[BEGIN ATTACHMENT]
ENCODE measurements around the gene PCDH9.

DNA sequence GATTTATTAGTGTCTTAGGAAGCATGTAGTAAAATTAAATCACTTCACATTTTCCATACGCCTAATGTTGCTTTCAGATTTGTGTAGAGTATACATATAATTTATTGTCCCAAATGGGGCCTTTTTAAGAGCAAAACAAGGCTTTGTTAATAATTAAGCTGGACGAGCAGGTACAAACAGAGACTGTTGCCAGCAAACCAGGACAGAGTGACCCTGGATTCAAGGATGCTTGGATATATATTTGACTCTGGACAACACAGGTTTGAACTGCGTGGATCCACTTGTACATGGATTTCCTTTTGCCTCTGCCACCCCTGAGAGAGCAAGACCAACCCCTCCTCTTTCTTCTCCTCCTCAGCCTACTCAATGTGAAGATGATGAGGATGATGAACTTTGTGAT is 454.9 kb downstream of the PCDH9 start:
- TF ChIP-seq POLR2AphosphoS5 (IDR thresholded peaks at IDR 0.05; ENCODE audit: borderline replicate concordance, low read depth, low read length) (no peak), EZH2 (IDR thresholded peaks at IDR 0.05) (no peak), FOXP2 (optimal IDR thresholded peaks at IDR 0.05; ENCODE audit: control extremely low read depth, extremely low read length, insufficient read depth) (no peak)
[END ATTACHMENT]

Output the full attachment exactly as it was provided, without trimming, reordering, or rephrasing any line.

ENCODE measurements around the gene PCDH9.

DNA sequence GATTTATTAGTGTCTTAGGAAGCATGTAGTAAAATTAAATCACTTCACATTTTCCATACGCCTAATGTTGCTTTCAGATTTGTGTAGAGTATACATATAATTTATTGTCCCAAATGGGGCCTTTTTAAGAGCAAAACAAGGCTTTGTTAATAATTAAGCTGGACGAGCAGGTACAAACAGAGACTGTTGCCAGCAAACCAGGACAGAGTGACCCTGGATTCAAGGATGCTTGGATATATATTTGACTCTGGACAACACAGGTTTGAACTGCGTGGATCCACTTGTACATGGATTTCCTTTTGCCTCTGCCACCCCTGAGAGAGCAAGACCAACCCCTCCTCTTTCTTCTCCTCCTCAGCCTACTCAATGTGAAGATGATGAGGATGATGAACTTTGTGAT is 454.9 kb downstream of the PCDH9 start:
- TF ChIP-seq POLR2AphosphoS5 (IDR thresholded peaks at IDR 0.05; ENCODE audit: borderline replicate concordance, low read depth, low read length) (no peak), EZH2 (IDR thresholded peaks at IDR 0.05) (no peak), FOXP2 (optimal IDR thresholded peaks at IDR 0.05; ENCODE audit: control extremely low read depth, extremely low read length, insufficient read depth) (no peak)